Umbrella insurance refers to liability insurance that is in excess of scheduled underlying policies and also possible primary insurance for losses not covered by other policies.
When an Insured is deemed liable, the Insured's primary insurance policy(ies) pay up to their limits and any additional amount is paid by the Umbrella policy (up to the limit of the Umbrella policy).
Excess insurance is similar to Umbrella insurance in that it responds after an underlying primary policy is exhausted. The major difference is that Excess policies are typically "follow form" and follow exactly the coverages of the underlying policy, except they add on their own excess limit, which is then stacked on top of the primary policy's limit.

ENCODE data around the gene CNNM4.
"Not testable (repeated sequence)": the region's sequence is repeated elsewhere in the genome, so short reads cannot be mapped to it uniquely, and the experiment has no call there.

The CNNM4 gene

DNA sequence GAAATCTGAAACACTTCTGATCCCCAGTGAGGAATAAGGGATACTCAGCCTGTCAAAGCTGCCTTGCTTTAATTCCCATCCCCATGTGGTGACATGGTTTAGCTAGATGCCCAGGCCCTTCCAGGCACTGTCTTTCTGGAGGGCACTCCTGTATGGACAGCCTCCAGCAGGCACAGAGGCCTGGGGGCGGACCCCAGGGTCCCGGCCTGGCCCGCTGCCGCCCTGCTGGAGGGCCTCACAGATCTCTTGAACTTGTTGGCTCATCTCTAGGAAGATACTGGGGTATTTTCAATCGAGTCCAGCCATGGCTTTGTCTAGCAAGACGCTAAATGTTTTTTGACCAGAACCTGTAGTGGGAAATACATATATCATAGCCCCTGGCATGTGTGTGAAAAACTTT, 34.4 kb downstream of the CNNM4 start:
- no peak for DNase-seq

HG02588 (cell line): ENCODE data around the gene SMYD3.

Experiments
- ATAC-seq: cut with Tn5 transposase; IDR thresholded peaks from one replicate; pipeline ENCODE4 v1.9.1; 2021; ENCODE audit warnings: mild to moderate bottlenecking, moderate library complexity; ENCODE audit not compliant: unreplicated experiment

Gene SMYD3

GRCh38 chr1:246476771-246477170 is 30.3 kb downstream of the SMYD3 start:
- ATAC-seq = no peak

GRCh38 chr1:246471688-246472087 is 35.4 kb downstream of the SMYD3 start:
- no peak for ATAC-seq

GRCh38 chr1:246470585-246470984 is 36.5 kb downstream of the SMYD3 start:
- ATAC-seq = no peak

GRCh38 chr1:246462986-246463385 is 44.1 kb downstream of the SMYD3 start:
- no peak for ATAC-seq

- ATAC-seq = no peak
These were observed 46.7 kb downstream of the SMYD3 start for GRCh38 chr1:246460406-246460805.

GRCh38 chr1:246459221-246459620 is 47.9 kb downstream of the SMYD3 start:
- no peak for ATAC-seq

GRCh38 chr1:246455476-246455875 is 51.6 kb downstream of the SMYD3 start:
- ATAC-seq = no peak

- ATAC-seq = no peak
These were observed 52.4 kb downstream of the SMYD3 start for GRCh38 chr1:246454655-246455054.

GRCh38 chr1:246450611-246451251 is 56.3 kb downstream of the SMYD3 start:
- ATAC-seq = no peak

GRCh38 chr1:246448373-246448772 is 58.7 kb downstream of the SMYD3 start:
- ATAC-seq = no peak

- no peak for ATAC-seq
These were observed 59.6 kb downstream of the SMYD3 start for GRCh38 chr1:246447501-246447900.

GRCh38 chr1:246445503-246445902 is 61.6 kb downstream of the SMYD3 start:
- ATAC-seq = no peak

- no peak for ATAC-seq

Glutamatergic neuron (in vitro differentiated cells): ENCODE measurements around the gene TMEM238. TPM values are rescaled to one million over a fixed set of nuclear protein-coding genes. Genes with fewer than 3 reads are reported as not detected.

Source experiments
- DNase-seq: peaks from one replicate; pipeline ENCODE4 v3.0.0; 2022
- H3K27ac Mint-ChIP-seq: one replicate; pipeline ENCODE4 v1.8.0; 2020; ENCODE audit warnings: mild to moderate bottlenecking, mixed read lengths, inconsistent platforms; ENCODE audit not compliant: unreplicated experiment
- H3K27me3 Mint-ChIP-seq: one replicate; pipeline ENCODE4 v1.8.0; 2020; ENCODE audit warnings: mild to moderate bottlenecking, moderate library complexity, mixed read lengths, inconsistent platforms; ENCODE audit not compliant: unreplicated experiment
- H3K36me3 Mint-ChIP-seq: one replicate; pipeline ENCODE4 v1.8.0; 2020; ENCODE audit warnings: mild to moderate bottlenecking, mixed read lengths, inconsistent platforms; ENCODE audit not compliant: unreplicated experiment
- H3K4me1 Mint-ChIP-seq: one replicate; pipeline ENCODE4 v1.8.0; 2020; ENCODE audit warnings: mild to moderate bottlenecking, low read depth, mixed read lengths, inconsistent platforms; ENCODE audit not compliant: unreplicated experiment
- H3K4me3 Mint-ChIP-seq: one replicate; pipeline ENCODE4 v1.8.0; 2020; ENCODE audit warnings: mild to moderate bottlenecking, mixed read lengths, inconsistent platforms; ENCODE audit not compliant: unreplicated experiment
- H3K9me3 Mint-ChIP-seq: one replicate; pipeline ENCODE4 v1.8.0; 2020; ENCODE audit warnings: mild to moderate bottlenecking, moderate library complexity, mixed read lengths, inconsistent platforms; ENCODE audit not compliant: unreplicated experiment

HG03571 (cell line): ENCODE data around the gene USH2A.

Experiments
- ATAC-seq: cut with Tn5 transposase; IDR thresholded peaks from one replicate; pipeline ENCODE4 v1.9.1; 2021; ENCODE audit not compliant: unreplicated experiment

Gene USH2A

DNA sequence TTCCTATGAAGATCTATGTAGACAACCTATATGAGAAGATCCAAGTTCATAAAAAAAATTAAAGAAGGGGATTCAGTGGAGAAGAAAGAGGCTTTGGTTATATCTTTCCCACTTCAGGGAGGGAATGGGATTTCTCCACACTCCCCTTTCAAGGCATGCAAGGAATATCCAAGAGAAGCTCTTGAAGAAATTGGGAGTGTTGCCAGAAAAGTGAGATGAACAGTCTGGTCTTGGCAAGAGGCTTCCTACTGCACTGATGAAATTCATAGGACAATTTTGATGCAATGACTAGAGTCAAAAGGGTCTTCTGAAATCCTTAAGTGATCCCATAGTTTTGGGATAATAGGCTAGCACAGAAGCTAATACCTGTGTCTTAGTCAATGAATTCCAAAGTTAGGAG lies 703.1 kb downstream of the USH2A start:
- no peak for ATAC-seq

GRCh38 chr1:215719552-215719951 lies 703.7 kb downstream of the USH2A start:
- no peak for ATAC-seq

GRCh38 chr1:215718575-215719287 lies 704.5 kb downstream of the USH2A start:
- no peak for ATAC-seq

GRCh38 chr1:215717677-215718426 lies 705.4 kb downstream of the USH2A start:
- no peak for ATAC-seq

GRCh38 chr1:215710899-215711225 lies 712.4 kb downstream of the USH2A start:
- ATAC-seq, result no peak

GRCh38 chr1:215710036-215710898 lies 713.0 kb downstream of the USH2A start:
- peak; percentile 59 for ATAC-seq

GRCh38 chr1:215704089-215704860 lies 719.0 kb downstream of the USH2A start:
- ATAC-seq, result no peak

Umbrella policies tend to provide broader coverage over one or more primary policies, in that they typically lack "follow form" clauses. Their definitions of what is covered may be broader than the definitions in the primary policies, and may sometimes lack exclusions used in underlying primary policies. With this in mind, an Umbrella policy may cover certain insured perils from the “first dollar of loss”, which were never previously covered under the primary policies. However, an Umbrella policy may include what is called a Drop Down Exclusion, which eliminates coverage, for those perils that are left uncovered by the primary policies.
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